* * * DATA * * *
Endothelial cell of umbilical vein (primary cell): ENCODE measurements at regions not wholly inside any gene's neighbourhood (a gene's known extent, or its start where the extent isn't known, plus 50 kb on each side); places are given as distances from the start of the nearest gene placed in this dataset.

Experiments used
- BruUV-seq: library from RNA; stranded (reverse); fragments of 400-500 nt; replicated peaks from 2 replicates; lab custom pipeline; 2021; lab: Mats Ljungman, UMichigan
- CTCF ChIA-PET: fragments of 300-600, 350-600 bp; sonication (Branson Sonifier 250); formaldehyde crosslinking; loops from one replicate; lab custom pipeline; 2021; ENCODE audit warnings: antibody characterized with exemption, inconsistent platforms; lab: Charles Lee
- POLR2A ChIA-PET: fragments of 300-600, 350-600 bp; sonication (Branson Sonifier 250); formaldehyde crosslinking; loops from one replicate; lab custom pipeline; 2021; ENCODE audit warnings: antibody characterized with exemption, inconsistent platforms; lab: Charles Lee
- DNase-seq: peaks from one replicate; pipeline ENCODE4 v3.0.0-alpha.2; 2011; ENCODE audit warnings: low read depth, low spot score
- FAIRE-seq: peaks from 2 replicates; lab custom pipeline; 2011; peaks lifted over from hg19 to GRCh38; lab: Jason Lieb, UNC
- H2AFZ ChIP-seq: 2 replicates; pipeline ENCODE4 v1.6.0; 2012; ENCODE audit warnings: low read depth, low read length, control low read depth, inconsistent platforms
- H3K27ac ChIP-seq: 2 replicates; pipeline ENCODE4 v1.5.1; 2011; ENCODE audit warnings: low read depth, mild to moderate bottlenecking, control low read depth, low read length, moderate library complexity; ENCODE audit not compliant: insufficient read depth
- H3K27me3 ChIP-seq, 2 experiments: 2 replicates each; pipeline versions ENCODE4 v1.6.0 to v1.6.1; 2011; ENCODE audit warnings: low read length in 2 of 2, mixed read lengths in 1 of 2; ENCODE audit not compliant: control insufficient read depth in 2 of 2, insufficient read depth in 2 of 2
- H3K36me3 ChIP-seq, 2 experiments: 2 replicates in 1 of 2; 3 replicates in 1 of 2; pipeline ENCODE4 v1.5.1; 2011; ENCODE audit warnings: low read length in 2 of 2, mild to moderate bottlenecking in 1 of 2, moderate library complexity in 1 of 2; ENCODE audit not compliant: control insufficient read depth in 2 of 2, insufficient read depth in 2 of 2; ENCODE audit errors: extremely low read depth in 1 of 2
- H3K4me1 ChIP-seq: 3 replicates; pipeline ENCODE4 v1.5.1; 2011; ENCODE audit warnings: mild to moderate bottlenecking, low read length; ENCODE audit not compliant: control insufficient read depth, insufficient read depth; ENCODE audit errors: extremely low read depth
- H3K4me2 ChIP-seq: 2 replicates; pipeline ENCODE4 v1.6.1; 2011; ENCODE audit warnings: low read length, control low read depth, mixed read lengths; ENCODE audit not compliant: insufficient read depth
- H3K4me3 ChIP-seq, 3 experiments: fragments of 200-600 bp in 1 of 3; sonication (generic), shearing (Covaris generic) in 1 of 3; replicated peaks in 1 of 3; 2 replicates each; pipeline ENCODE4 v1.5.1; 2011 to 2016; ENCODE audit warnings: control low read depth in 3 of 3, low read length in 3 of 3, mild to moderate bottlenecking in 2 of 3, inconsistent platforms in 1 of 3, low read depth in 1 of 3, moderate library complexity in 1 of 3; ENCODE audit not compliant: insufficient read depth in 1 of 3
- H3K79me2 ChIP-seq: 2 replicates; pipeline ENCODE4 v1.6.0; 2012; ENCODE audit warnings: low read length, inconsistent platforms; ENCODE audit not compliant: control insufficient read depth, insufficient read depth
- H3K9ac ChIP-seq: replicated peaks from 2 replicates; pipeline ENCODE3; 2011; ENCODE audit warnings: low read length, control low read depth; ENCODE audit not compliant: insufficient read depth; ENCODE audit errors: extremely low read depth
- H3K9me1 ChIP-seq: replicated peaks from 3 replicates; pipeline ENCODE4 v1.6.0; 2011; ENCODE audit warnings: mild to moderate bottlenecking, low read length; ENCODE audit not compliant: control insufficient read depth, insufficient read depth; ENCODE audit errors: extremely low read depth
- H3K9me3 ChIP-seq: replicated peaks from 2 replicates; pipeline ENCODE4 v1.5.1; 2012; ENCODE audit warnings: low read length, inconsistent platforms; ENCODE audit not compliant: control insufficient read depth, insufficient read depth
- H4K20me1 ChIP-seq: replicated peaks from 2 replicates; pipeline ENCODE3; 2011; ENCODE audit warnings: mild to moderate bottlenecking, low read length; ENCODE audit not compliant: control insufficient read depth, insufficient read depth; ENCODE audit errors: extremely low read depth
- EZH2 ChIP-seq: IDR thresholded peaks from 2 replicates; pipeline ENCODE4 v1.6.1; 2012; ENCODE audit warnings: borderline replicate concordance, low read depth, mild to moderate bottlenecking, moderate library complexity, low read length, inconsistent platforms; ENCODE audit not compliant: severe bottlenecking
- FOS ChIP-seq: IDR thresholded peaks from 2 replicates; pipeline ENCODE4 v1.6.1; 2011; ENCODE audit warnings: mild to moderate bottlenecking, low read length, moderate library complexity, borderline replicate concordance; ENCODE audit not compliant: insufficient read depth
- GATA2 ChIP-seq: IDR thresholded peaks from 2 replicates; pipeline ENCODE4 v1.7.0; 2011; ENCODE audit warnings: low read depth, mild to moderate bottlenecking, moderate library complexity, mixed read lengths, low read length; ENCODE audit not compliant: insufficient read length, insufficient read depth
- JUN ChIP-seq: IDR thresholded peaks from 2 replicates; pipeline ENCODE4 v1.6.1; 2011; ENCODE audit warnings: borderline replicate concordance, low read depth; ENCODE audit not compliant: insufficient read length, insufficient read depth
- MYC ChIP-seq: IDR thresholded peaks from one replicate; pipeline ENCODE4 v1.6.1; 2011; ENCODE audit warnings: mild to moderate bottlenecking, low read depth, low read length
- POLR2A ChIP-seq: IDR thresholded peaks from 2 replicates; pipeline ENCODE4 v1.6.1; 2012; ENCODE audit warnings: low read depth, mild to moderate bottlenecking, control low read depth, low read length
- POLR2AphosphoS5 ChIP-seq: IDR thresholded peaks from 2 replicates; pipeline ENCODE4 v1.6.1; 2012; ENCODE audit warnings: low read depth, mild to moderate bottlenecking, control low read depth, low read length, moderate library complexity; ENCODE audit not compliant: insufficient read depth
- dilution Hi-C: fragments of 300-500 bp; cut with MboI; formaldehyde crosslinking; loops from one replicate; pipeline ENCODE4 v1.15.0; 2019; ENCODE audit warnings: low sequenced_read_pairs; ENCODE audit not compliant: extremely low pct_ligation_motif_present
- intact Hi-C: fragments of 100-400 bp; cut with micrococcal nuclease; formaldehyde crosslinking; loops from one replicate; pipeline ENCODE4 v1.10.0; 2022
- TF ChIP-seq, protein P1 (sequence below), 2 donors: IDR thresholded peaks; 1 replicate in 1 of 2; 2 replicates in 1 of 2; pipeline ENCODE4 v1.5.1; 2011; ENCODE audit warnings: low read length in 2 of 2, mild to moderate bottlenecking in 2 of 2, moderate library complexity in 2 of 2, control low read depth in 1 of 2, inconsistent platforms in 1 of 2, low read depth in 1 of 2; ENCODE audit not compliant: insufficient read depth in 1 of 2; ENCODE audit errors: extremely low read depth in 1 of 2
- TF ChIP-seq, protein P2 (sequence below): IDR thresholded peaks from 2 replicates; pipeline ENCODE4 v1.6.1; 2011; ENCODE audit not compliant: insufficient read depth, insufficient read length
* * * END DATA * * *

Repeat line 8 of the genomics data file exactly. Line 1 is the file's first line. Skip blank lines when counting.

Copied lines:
- H2AFZ ChIP-seq: 2 replicates; pipeline ENCODE4 v1.6.0; 2012; ENCODE audit warnings: low read depth, low read length, control low read depth, inconsistent platforms